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Subject: Re: [boost] [Block Pointer][Container] Works - Take 2
From: Phil Bouchard (philippeb8_at_[hidden])
Date: 2016-03-05 10:30:17

On 03/05/2016 05:30 AM, Peter Dimov wrote:
> Phil Bouchard wrote:
>> - I removed the usage of an allocator. Now there is no need for any
>> allocator anymore.
> I'm not sure I see how this would work. If you have
> void f()
> {
> vector<block_ptr<T>> v;
> }

You are close to a valid point. Although this case works:

If you have a cycle on the heap that is not owned by a root pointer from
the stack then I think the memory blocks will still be deleted.

If you look at how it is implemented, when the number of pointers from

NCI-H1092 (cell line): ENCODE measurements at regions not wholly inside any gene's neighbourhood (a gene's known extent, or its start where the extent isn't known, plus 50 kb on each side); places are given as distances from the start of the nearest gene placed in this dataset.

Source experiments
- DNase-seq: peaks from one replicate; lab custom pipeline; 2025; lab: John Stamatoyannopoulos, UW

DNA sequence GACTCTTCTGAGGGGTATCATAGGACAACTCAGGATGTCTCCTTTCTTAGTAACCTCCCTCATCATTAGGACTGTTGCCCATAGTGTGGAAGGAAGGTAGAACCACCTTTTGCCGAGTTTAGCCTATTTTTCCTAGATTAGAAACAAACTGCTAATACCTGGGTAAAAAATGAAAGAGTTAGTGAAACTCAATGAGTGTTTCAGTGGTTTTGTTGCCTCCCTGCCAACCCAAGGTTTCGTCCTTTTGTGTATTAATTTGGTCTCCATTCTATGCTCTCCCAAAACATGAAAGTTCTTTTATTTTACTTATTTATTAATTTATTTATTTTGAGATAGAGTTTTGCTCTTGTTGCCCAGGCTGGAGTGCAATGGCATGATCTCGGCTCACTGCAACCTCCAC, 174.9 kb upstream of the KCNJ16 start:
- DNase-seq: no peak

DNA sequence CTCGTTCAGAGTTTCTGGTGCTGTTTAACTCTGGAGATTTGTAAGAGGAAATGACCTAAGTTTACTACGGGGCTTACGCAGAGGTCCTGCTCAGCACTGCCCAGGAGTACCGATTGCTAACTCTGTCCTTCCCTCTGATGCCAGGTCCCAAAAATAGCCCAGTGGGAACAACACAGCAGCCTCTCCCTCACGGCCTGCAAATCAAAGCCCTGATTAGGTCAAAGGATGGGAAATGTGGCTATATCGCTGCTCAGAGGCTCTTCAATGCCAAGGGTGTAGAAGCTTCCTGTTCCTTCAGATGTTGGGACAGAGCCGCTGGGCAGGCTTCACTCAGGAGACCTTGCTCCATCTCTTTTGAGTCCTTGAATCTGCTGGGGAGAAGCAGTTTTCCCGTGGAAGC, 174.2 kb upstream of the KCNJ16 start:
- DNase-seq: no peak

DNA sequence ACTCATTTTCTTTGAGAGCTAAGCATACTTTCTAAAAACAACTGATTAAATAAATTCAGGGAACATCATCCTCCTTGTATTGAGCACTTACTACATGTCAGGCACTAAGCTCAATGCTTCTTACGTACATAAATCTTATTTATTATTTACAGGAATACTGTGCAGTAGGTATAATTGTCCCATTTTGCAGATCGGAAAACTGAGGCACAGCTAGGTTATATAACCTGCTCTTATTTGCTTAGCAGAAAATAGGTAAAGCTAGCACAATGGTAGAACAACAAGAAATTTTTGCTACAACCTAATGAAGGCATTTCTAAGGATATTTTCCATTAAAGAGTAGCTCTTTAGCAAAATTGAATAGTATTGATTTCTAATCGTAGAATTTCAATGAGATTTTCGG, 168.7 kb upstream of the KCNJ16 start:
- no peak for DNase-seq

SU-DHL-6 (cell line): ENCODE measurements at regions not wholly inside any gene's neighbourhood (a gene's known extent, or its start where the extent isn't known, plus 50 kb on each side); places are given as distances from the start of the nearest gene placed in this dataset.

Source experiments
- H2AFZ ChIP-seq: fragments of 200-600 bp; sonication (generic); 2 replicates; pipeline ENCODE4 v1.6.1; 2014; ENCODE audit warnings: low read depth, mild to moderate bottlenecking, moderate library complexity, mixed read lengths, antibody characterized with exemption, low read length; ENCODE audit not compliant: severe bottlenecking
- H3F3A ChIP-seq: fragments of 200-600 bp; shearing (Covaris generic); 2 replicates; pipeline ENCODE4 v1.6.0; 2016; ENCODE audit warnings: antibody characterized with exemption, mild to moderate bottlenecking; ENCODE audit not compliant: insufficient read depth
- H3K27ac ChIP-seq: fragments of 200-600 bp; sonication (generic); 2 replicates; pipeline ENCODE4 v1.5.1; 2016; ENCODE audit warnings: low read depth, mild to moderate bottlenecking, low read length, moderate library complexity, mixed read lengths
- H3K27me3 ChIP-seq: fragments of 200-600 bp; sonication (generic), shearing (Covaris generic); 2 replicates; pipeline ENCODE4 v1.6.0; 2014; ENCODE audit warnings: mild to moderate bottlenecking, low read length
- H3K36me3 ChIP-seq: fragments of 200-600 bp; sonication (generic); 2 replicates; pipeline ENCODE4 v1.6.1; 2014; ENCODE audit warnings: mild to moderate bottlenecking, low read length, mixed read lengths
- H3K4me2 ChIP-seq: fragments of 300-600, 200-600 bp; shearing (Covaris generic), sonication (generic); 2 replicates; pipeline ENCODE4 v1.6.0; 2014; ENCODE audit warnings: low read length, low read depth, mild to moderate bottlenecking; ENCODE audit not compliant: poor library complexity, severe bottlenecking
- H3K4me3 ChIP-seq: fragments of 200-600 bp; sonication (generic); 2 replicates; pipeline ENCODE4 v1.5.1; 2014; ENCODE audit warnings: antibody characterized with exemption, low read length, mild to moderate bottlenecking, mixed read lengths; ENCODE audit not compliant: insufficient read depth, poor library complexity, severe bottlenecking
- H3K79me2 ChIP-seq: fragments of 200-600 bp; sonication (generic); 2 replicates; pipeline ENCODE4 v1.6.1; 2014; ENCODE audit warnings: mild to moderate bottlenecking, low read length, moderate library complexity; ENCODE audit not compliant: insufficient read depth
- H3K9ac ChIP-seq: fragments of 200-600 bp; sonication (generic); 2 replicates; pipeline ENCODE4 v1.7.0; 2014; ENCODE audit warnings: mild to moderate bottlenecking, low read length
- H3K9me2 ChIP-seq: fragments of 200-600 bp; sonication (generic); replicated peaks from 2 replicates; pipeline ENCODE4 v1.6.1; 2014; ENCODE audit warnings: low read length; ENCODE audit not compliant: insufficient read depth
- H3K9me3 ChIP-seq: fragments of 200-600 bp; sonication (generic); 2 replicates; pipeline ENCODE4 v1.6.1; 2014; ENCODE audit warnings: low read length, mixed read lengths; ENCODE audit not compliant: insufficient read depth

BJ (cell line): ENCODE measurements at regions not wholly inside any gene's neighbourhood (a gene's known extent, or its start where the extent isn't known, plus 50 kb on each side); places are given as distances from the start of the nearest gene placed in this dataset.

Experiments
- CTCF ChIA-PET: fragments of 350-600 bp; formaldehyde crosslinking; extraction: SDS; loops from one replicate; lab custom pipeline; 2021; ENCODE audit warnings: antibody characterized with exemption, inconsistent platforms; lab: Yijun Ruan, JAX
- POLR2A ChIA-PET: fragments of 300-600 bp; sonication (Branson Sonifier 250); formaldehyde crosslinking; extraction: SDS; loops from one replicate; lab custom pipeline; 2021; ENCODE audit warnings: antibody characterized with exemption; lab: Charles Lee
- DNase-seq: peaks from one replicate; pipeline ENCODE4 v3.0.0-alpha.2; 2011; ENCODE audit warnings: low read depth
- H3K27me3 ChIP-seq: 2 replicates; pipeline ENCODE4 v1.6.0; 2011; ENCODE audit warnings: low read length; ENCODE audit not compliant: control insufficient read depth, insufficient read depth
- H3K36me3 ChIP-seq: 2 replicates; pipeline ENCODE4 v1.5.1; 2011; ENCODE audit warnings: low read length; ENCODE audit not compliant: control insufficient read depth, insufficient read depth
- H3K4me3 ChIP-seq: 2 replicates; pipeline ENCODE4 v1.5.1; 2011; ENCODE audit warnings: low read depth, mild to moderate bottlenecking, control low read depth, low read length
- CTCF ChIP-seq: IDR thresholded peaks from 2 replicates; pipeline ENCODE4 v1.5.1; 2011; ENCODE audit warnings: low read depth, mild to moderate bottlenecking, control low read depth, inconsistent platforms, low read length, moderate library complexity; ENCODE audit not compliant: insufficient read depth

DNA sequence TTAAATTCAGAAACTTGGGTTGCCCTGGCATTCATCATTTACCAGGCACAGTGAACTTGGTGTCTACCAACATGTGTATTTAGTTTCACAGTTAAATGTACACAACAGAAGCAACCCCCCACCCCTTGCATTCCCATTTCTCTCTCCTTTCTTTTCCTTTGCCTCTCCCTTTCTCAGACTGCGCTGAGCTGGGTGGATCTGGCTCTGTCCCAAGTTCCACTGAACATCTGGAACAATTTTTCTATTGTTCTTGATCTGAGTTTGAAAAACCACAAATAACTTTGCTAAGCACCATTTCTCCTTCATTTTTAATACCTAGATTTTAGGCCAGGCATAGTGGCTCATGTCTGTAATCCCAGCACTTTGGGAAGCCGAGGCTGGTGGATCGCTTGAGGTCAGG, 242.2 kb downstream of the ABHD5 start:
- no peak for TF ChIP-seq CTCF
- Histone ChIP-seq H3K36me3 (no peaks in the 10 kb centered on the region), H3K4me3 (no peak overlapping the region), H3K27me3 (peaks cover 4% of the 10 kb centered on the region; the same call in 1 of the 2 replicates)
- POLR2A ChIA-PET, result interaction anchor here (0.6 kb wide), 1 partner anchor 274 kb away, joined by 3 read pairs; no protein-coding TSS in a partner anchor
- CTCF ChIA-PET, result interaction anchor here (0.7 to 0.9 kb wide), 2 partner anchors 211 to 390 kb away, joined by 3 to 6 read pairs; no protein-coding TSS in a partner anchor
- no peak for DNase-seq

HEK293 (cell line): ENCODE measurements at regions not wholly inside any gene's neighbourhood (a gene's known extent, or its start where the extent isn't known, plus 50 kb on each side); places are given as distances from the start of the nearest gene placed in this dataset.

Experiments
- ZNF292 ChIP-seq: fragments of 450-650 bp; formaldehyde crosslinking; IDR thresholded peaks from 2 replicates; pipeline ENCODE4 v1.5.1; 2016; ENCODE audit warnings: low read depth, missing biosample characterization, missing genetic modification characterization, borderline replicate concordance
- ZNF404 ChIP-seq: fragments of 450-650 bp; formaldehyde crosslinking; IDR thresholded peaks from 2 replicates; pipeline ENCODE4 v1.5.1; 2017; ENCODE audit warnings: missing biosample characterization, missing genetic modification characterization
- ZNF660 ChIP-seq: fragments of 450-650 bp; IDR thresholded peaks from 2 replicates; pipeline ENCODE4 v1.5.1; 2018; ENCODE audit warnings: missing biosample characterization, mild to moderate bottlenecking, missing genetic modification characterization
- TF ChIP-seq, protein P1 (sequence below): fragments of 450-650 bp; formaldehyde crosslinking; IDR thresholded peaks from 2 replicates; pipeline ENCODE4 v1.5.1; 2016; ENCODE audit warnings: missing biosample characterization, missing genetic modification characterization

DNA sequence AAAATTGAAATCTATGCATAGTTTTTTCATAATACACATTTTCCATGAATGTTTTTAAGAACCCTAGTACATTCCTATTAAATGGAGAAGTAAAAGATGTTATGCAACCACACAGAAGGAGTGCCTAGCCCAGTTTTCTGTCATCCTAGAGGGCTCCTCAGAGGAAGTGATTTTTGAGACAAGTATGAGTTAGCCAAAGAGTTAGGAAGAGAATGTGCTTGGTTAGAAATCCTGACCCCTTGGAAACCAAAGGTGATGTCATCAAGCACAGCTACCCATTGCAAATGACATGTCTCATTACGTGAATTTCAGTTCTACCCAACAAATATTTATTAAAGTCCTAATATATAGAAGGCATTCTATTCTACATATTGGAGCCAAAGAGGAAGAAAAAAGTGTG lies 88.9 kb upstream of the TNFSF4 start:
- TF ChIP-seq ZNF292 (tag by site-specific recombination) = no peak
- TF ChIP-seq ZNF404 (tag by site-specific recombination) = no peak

the stack reaches 0 or if it is already 0 then all memory blocks will be
wiped out:

I thought there would be a leak there but thinking about it twice I
believe it should be fine. I'll try some other strange use case...

> block_ptr<vector<block_ptr<T>, block_allocator<T>>> v2;
> for the second case allows you to distinguish between the two.

Ideally I could do that but the implementation of the allocator for
containers turns out to be a real challenge.

The code is much cleaner "but" since it allocates more proxies, despite
using the fast pool allocator, that still slows down the overall

auto_ptr: 26164754 ns
shared_ptr: 27554248 ns
block_ptr: 144391600 ns

auto_ptr: 22210062 ns
shared_ptr: 46869206 ns
block_ptr: 138204822 ns

block_ptr<> is now 300% slower than shared_ptr<> for this type of benchmark.


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